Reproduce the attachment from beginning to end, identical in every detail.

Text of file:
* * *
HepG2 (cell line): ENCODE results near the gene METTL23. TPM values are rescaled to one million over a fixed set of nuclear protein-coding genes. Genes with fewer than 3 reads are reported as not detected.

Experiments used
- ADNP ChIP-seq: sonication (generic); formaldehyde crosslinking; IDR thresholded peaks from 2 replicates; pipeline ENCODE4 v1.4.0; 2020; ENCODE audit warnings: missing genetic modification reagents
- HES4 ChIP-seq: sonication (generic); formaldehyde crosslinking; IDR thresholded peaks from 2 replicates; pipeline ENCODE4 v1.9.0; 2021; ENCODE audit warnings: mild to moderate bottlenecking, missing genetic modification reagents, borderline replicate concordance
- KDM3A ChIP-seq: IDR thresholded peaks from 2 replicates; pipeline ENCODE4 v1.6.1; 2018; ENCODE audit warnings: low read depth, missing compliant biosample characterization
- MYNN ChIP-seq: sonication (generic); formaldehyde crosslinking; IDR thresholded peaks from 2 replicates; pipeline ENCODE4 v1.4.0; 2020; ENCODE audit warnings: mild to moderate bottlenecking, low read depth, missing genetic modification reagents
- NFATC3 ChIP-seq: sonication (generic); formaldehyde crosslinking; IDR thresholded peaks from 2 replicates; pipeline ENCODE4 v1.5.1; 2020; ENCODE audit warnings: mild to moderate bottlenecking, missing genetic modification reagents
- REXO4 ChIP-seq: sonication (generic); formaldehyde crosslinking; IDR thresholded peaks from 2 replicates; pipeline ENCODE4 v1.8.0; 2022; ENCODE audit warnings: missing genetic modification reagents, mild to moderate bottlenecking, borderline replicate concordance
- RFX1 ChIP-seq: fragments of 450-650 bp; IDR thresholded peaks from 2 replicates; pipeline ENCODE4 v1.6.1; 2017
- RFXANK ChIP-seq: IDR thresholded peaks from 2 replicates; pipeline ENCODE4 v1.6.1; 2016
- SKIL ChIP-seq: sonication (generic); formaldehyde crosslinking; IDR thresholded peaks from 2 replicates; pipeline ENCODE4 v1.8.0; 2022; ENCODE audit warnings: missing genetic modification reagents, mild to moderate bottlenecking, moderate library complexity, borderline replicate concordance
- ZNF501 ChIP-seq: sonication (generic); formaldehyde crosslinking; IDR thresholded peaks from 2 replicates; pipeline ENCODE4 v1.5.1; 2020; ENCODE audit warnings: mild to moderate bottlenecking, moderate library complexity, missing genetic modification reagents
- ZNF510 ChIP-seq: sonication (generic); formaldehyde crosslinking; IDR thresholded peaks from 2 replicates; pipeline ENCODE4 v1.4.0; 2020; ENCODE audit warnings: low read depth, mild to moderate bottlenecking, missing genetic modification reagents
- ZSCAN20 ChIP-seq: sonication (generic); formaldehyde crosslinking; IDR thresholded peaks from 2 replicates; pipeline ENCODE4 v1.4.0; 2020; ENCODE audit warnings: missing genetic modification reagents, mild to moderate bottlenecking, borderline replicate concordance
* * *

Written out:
HepG2 (cell line): ENCODE results near the gene METTL23. TPM values are rescaled to one million over a fixed set of nuclear protein-coding genes. Genes with fewer than 3 reads are reported as not detected.

Experiments used
- ADNP ChIP-seq: sonication (generic); formaldehyde crosslinking; IDR thresholded peaks from 2 replicates; pipeline ENCODE4 v1.4.0; 2020; ENCODE audit warnings: missing genetic modification reagents
- HES4 ChIP-seq: sonication (generic); formaldehyde crosslinking; IDR thresholded peaks from 2 replicates; pipeline ENCODE4 v1.9.0; 2021; ENCODE audit warnings: mild to moderate bottlenecking, missing genetic modification reagents, borderline replicate concordance
- KDM3A ChIP-seq: IDR thresholded peaks from 2 replicates; pipeline ENCODE4 v1.6.1; 2018; ENCODE audit warnings: low read depth, missing compliant biosample characterization
- MYNN ChIP-seq: sonication (generic); formaldehyde crosslinking; IDR thresholded peaks from 2 replicates; pipeline ENCODE4 v1.4.0; 2020; ENCODE audit warnings: mild to moderate bottlenecking, low read depth, missing genetic modification reagents
- NFATC3 ChIP-seq: sonication (generic); formaldehyde crosslinking; IDR thresholded peaks from 2 replicates; pipeline ENCODE4 v1.5.1; 2020; ENCODE audit warnings: mild to moderate bottlenecking, missing genetic modification reagents
- REXO4 ChIP-seq: sonication (generic); formaldehyde crosslinking; IDR thresholded peaks from 2 replicates; pipeline ENCODE4 v1.8.0; 2022; ENCODE audit warnings: missing genetic modification reagents, mild to moderate bottlenecking, borderline replicate concordance
- RFX1 ChIP-seq: fragments of 450-650 bp; IDR thresholded peaks from 2 replicates; pipeline ENCODE4 v1.6.1; 2017
- RFXANK ChIP-seq: IDR thresholded peaks from 2 replicates; pipeline ENCODE4 v1.6.1; 2016
- SKIL ChIP-seq: sonication (generic); formaldehyde crosslinking; IDR thresholded peaks from 2 replicates; pipeline ENCODE4 v1.8.0; 2022; ENCODE audit warnings: missing genetic modification reagents, mild to moderate bottlenecking, moderate library complexity, borderline replicate concordance
- ZNF501 ChIP-seq: sonication (generic); formaldehyde crosslinking; IDR thresholded peaks from 2 replicates; pipeline ENCODE4 v1.5.1; 2020; ENCODE audit warnings: mild to moderate bottlenecking, moderate library complexity, missing genetic modification reagents
- ZNF510 ChIP-seq: sonication (generic); formaldehyde crosslinking; IDR thresholded peaks from 2 replicates; pipeline ENCODE4 v1.4.0; 2020; ENCODE audit warnings: low read depth, mild to moderate bottlenecking, missing genetic modification reagents
- ZSCAN20 ChIP-seq: sonication (generic); formaldehyde crosslinking; IDR thresholded peaks from 2 replicates; pipeline ENCODE4 v1.4.0; 2020; ENCODE audit warnings: missing genetic modification reagents, mild to moderate bottlenecking, borderline replicate concordance